06 February 2013 | SPL News
A Feb. 5 hearing by the House Committee on Veterans’ Affairs subcommittee on oversight and investigations focused on VA’s actions to prevent the spread of Legionella at its Pittsburgh facility. Panelists included Dr. Robert Jesse of VA, Dr. Lauri Hicks of CDC, Victor Yu, professor of medicine at the University of Pittsburgh, and Dr. Janet Stout of the Special Pathogens Laboratory in Pittsburgh.
Stout testified that the University Drive Campus failed to recognize the Legionella outbreak and take preventive actions. "The delay may have contributed to additional cases and deaths." She also said the facility failed to operate its water disinfection system properly, and "finally, failure to communicate with physicians, staff, patients and families regarding the increase in cases. The delay in alerting physicians may have contributed to additional morbidity and mortality."
Many medical facilities use a copper-silver ionization system to disinfect their water supplies and keep Legionella at bay; other systems use chlorine or chlorine dioxide.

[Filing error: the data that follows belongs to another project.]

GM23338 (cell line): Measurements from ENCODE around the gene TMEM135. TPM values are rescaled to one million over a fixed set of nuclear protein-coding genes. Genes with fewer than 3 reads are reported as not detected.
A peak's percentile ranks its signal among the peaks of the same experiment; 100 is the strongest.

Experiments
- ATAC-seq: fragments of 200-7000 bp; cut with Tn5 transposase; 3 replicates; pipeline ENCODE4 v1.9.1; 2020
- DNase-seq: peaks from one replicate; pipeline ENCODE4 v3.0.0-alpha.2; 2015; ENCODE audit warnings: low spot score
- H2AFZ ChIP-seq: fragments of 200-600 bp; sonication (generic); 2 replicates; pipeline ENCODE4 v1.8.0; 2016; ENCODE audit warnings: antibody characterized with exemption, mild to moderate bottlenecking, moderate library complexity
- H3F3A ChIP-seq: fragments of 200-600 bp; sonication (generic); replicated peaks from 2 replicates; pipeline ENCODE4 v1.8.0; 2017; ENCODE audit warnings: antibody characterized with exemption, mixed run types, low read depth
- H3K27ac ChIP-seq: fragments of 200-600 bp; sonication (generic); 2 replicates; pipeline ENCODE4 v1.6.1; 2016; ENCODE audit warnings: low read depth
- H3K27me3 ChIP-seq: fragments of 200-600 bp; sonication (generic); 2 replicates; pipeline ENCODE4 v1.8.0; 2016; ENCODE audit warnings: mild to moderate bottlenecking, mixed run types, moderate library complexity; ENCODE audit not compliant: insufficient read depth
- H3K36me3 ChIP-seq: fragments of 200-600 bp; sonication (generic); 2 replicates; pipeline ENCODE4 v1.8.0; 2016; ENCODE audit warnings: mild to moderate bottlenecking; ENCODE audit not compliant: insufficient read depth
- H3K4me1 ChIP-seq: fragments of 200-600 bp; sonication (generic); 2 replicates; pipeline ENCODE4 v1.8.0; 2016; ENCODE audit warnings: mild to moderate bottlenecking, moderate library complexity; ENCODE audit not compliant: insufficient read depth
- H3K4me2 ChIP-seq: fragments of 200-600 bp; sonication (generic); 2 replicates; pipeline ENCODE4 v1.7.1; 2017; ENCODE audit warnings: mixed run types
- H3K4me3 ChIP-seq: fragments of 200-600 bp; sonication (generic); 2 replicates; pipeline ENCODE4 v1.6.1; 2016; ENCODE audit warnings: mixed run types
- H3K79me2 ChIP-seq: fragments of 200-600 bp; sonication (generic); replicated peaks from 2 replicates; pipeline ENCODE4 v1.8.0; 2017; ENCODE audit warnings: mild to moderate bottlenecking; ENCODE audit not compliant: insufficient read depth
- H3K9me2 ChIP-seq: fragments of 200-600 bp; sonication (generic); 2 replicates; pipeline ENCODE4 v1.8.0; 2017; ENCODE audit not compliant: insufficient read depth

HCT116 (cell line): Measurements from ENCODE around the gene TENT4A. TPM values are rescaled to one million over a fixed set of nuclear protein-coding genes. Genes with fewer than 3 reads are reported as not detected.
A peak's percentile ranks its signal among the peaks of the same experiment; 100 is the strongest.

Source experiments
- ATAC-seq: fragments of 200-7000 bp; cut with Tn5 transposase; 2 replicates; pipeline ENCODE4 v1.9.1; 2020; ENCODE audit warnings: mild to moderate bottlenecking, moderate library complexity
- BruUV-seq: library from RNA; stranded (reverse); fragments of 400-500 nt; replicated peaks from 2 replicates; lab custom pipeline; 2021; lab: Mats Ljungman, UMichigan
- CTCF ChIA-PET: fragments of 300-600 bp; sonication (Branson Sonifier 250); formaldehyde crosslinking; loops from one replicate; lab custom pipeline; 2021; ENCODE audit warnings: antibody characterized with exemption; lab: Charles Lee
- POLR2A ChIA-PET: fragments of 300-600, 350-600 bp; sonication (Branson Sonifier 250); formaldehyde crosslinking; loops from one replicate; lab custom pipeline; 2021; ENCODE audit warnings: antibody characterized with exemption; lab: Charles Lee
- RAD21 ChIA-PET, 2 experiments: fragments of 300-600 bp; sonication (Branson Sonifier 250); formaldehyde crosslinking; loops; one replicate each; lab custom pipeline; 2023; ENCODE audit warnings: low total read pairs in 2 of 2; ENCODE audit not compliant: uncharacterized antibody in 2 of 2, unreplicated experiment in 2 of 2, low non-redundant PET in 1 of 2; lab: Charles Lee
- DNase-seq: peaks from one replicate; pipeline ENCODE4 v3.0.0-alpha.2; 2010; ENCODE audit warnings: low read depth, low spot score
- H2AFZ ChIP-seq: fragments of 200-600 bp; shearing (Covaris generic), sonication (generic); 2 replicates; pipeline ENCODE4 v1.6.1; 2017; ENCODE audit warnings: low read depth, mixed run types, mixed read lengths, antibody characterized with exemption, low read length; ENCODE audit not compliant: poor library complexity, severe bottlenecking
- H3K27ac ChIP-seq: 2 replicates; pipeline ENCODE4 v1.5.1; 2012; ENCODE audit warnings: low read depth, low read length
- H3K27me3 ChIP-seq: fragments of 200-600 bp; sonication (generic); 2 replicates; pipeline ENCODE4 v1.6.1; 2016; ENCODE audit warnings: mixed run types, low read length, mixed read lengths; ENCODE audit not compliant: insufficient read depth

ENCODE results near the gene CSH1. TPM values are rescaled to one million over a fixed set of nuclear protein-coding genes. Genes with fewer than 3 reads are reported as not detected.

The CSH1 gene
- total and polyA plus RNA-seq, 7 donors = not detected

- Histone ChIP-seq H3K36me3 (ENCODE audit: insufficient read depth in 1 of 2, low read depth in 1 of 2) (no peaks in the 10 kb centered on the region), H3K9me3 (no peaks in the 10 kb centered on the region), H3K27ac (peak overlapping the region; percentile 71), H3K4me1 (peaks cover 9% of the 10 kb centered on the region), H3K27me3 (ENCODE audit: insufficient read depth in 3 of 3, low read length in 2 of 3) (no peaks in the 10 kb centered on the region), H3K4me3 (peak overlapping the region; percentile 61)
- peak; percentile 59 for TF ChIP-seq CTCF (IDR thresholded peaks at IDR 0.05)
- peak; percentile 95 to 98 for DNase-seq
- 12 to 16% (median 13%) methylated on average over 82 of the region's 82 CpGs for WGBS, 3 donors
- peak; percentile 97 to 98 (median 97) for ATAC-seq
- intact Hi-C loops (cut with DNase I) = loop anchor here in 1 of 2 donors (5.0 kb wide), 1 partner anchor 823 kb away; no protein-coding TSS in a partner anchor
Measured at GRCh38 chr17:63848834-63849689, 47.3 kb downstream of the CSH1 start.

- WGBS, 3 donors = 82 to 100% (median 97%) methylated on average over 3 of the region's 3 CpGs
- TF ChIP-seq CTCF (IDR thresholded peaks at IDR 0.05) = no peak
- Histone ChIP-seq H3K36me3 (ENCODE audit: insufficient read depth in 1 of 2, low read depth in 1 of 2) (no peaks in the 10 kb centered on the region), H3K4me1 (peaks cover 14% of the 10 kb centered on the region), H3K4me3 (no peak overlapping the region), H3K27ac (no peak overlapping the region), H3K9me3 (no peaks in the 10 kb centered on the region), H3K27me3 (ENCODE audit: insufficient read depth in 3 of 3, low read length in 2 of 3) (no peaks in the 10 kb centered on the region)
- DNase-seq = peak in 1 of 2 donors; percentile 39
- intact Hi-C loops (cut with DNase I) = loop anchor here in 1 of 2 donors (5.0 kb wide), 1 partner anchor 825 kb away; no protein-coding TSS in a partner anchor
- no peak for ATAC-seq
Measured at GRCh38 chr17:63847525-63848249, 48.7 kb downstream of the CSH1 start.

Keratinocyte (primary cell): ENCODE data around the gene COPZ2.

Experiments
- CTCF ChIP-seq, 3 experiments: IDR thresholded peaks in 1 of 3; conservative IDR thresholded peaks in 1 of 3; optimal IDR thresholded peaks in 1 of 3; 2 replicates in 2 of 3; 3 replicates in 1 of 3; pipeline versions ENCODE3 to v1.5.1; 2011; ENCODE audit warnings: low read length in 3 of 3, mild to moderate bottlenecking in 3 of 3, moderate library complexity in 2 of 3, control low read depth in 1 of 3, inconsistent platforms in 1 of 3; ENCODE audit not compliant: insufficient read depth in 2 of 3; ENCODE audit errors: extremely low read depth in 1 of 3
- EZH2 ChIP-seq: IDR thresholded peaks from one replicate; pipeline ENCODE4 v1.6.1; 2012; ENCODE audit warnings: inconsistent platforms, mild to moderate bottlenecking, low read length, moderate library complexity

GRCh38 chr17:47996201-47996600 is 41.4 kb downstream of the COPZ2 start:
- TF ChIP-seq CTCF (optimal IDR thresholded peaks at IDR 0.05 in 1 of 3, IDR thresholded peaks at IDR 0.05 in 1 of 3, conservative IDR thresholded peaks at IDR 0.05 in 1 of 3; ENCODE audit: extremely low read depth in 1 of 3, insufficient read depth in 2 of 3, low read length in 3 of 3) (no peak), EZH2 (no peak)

"The only way an outbreak of this magnitude could have occurred is if the water system at the Pittsburgh VA had become heavily contaminated with Legionella," Stout told the subcommittee. "The environmental testing performed by the VA microbiology laboratory should have detected this increase."
Yu, an expert on infectious diseases, testified that once a hospital’s water system is infected with Legionella, it stays there "for the rest of the lifetime of the hospital." He said the bacteria has been at the Pittsburgh facility since 1982. "You can suppress it pretty easily, but if you don’t maintain a system, that organism is going to come out."
With new antibiotics, Yu said. the mortality rate for Legionnaires’ Disease has dropped effectively to zero. The five veterans who died "either didn’t get the antibiotic or they got it too late while they were dying. The fact that Legionella had recontaminated the system was not communicated to the emergency room physician ... or the intensive care physician," he said.